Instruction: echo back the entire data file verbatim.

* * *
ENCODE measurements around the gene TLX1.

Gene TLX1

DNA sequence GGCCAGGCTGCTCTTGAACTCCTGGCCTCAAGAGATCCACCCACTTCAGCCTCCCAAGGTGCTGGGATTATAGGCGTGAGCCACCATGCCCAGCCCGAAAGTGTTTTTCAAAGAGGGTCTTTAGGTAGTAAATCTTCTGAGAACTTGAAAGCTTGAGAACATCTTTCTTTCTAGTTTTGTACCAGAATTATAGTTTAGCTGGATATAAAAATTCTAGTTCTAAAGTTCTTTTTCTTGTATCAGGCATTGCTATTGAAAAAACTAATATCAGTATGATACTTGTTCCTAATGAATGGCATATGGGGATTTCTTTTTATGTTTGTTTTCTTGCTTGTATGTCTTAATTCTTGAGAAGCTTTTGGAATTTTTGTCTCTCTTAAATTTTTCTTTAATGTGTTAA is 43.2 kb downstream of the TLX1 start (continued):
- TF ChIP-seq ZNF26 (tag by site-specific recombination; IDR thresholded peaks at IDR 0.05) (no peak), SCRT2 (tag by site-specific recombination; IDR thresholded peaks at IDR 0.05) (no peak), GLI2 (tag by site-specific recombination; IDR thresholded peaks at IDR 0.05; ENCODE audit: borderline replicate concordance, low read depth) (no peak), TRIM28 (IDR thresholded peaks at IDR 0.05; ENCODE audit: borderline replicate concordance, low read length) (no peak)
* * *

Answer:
ENCODE measurements around the gene TLX1.

Gene TLX1

DNA sequence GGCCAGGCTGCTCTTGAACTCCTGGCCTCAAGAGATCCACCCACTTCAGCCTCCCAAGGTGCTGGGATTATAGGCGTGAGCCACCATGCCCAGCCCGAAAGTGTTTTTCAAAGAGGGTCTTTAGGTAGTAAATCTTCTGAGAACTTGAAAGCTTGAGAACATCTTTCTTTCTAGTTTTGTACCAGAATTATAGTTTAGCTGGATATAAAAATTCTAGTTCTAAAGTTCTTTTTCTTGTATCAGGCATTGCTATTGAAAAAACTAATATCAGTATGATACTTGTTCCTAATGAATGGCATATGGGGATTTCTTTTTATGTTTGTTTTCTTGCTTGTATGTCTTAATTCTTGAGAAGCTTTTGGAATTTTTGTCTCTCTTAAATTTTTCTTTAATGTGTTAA is 43.2 kb downstream of the TLX1 start (continued):
- TF ChIP-seq ZNF26 (tag by site-specific recombination; IDR thresholded peaks at IDR 0.05) (no peak), SCRT2 (tag by site-specific recombination; IDR thresholded peaks at IDR 0.05) (no peak), GLI2 (tag by site-specific recombination; IDR thresholded peaks at IDR 0.05; ENCODE audit: borderline replicate concordance, low read depth) (no peak), TRIM28 (IDR thresholded peaks at IDR 0.05; ENCODE audit: borderline replicate concordance, low read length) (no peak)